October 1, 2013 > Fees, Taxes and Service Charges
Fees, Taxes and Service Charges
In government, it is often difficult to keep up with rising costs of personnel and materials without tacking on additional costs - fees, taxes and service charges - to residents, visitors and local businesses. A recent discussion by the Hayward City Council regarding fees proposed for establishments serving alcoholic beverages created an interesting dialogue. Staff proposed a fee schedule that balanced income, management and service costs. Unfortunately, the mathematical solution was difficult to defend when social factors were introduced. Primarily, how do you reward ÒresponsibleÓ businesses and penalize others who require additional policing and subvert City growth potential, encouraging dangerous and unhealthy environments? Basic service costs including staff, enforcement and administration must support a system of governance. Who is responsible for the necessary base income?
Hayward is also considering a new and badly needed community health center adjacent to a Fire Station #7 and a Ò21st Century Library.Ó All laudable goals, but funds to make them a reality are, so far, missing. When politicians raise expectations, the source of funds to achieve them should also be identified. Much of what is discussed at some meetings are details without equal attention focused on revenue. I believe in grand ideas and lofty community visions, but traveling side-by-side with the dreamers, we need public and private tacticians, and City staff to make it happen. Raising hope and anticipation without a concomitant action plan can end in disappointment and disaffection. Our leaders in Washington, D.C. and Sacramento have proven this over and over, sinking to new lows in public respect and recognized accomplishment.
As our communities enter an era of growth (if Washington and Sacramento bureaucrats donÕt sink our country in a morass of mediocrity and ineptitude) many traditional municipal methods of raising funds may be challenged. For instance, gas taxes have been a stable source of income, swiped by the State during the past fiscal crisis, but with the emergency of hybrid and electric vehicles, alternatives must be found. Infrastructure requirements of roads and bridges remain, but traditional sources of revenue are declining. Is it fair to place the majority of tax on those who cannot afford newer, alternative energy cars? The same type of debate is raging over health care legislation and who should carry the burden of poorly distributed resources. Simplistic answers of increased taxes, fees and service charges are typically disproportionately assessed and avoid underlying factors.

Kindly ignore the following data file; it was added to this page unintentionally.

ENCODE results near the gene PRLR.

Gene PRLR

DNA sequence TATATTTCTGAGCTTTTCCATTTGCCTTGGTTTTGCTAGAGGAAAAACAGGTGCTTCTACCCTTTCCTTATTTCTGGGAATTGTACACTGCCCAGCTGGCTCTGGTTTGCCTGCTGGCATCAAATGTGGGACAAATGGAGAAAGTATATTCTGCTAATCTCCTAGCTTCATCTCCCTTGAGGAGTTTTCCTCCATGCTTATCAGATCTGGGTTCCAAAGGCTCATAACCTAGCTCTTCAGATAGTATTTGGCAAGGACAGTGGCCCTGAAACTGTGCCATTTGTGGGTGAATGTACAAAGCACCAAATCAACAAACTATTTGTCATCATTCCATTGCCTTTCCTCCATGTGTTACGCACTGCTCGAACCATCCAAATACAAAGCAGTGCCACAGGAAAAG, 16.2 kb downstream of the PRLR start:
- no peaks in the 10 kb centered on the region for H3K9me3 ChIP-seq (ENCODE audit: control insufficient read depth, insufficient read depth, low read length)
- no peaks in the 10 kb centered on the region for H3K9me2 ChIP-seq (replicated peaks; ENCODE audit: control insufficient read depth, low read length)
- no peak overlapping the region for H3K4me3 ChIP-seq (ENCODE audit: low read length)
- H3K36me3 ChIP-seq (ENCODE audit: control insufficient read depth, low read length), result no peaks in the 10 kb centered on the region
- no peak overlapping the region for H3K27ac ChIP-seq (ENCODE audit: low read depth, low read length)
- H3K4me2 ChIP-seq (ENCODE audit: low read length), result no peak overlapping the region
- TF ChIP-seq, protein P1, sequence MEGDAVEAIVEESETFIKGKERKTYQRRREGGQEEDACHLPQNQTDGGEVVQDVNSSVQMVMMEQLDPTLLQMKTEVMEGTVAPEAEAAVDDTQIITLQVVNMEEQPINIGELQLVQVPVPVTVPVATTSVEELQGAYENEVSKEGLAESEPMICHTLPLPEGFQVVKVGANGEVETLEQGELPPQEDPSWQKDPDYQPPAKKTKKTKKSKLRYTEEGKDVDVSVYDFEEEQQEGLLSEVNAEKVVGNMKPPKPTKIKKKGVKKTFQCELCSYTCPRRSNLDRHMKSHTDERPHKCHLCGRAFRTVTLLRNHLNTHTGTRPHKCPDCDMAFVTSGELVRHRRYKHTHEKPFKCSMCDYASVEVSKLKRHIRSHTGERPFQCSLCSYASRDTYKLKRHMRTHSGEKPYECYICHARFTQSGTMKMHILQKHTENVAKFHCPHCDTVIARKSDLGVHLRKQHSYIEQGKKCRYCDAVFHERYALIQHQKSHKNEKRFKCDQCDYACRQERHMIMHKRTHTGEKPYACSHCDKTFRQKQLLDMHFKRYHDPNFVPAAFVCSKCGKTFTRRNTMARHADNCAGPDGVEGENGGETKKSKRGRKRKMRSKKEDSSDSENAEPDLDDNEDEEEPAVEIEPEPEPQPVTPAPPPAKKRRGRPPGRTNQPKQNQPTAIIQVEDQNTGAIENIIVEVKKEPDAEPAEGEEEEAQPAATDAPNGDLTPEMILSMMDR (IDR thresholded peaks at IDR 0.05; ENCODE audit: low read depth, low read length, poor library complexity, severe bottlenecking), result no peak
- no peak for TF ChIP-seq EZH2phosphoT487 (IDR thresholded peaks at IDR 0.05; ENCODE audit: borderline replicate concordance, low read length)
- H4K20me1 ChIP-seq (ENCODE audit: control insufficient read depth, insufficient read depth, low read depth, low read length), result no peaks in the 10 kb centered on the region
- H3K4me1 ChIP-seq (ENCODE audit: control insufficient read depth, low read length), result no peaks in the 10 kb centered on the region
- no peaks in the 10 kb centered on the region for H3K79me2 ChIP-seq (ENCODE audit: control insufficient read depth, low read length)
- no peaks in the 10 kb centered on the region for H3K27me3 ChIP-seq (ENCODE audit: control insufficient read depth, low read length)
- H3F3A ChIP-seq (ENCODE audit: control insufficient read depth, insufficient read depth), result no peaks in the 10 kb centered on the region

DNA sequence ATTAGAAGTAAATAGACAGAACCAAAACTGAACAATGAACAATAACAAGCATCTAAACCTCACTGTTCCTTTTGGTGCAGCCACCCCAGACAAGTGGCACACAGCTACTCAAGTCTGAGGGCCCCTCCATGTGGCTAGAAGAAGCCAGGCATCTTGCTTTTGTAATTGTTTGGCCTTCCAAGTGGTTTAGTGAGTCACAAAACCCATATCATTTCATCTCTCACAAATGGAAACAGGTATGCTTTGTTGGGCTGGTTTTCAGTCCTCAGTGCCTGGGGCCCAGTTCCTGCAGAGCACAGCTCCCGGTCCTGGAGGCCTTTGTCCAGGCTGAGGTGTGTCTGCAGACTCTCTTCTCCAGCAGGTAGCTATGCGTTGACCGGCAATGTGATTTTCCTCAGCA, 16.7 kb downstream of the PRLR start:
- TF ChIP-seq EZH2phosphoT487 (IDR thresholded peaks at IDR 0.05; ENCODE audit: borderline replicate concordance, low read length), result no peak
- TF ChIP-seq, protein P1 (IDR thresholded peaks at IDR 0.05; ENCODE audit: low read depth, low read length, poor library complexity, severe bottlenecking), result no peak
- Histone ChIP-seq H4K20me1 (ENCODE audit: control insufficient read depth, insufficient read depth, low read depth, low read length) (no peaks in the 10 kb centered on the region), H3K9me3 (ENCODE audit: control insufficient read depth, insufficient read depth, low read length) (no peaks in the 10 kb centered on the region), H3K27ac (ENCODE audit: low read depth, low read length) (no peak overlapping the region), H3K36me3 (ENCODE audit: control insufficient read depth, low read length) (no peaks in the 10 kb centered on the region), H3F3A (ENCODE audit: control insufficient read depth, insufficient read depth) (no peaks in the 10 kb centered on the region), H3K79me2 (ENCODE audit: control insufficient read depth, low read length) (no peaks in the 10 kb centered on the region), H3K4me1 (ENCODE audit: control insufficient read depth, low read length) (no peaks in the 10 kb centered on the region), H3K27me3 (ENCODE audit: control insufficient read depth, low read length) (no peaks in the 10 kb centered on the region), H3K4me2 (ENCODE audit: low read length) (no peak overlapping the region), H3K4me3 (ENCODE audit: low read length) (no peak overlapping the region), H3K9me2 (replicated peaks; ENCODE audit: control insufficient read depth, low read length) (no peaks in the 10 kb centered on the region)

Playwright George Bernard Shaw wrote in 1921, ÒYou see things; and you say, 'Why?' But I dream things that never were; and I say, "Why not?" Robert F. Kennedy paraphrased the sentiment during his campaign for President in 1968, ÒSome people see things as they are and say why? I dream things that never were and say, why not?Ó Local leaders need to temper promises with intermediate goals that can be achieved within a reasonable timeframe. Unlike some utilities such as PG&E that surreptitiously tack on fees and charges that are nothing more than creation of additional revenue to offset losses and escalating costs, our local government must operate in the limelight of local scrutiny and review. To reach loftier dreams, each community must look within its own tax base to see whether proposed goals and dreams are worthy of funding through development bonds, grants and private resources. We can realize our goals if commitment starts with the community.